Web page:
A few years ago, the idea that the smartphone could replace your digital camera still seemed fanciful. But fast-forward to 2023, and it's almost a reality. With the likes of the iPhone 15 Pro Max providing an incredible optical zoom, it's harder than ever to tell the difference between the output of a camera and a camera phone. But apparently Gen Z want to tell the difference.
A new study shows that "Y2K" era point-and-shoot cameras are making a comeback, with young people embracing the tech as a result of what's known as the "20 year trend rule" (which, as you might have guessed, involves trends coming full circle every 20 years). Even the options in our best point-and-shoot cameras roundup might be a little too good for Gen Z.
Leading photo printing retailer Max Spielmann says online searches for “film cameras” has grown 338% in the last five years, while visits to the London Camera Exchange site have increased 35% in the last year alone. The trend is particularly popular on Gen Z headquarters TikTok, where “digital camera” has amassed 31.6M views.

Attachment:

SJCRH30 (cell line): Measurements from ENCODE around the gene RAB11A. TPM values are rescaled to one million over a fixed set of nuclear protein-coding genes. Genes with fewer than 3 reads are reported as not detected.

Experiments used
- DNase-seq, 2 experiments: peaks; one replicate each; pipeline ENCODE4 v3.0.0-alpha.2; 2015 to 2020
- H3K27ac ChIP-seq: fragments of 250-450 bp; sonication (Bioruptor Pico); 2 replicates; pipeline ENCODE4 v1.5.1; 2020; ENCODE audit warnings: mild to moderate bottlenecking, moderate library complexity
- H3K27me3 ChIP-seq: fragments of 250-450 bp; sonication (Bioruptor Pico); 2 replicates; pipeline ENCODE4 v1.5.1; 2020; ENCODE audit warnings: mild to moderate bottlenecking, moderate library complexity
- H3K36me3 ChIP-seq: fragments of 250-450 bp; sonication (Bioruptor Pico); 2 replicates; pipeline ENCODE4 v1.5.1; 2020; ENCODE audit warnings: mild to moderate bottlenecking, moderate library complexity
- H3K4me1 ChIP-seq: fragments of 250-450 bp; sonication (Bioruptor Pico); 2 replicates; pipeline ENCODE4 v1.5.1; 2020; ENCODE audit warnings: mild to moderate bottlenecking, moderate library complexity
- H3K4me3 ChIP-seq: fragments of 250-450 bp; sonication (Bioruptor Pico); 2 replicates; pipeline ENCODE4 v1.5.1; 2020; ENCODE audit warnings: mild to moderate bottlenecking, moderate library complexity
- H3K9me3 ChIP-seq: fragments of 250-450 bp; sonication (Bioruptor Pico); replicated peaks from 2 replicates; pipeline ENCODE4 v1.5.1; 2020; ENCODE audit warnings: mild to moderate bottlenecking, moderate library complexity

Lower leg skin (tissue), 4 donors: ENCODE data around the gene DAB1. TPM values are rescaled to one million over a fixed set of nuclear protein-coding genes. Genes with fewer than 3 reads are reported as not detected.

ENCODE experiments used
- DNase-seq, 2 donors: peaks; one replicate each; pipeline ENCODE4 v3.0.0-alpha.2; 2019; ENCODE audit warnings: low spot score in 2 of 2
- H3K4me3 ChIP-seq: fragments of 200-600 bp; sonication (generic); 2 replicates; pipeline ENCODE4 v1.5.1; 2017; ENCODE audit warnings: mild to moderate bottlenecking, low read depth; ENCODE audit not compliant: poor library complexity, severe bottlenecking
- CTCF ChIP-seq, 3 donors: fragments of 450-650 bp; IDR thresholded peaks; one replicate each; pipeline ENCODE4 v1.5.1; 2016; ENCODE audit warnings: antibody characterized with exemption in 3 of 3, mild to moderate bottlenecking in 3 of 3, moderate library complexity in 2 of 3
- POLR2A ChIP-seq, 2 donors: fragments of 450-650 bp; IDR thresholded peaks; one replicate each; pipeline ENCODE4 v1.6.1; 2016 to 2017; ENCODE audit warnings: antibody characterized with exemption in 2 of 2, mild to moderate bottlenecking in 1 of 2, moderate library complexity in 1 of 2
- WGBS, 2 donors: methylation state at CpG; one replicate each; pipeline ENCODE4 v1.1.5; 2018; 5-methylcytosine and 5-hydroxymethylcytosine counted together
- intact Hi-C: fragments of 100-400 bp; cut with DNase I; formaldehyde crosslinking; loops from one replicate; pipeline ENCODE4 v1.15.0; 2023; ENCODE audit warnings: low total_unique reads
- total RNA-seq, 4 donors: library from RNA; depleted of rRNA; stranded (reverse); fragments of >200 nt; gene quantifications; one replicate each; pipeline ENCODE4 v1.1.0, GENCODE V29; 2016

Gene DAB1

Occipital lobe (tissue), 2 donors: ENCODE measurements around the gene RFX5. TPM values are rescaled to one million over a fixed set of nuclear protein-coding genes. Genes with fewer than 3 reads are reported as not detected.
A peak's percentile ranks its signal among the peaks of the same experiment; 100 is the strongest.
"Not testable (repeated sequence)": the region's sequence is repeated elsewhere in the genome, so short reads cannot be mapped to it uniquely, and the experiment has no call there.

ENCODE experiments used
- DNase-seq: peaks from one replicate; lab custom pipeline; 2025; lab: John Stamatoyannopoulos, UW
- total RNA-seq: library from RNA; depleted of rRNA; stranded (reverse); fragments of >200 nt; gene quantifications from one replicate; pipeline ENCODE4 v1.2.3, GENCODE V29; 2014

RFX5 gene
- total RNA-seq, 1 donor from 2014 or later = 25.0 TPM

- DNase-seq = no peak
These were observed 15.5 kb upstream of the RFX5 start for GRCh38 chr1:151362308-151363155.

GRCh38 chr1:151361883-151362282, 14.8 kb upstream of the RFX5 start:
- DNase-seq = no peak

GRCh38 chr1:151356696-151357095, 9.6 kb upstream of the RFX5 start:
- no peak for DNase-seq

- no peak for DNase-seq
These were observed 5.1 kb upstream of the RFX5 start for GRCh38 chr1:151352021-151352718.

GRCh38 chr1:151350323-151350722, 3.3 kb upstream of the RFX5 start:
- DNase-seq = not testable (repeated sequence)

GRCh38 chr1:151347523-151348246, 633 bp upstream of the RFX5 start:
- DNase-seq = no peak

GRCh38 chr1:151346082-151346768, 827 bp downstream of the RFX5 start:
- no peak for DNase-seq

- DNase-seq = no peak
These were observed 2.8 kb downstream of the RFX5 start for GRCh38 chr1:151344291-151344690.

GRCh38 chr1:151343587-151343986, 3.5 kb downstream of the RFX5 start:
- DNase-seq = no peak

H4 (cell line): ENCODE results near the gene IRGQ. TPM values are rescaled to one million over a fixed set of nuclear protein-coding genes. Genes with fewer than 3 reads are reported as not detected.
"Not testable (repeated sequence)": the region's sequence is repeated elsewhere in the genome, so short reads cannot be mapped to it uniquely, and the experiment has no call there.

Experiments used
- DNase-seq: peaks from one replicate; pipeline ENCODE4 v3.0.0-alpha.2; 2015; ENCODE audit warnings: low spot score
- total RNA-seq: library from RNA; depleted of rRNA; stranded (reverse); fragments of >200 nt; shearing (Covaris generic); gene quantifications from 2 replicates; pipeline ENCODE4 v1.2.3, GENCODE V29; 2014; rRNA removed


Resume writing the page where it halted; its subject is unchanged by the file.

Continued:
"Back in the day, digital cameras didn’t have the best of reputations, Max Spielmann says. "The picture resolution wasn’t great, often blurry, and worked poorly in low lighting. But what they do offer is simplicity from the handful of mode settings... cameras from earlier eras have great functionality and durability too, meaning it’s possible to buy equipment second or even third-hand and still achieve great results. This has fueled the retro trend allowing more people to buy into and experiment with the minimalist yet playful essence of Y2K photography."
And there could also be a sustainability aspect to the trend. "A large part of the revival of retro camera trends is also the qualities that come alongside them such as the craftsmanship and high-quality design of older digital cameras," Max Spielmann adds. Photographers are opting for a more minimalist approach to their output by reusing and extending the lifespan of camera products, demonstrating that reducing waste and promoting the longevity of older models is an important consideration when it comes to choosing a camera."
Indeed, this is by no means the first retro revival we've seen in recent months. The Y2K movement is one of the big web design trends for 2023, and even translucent tech is at risk of becoming cool again.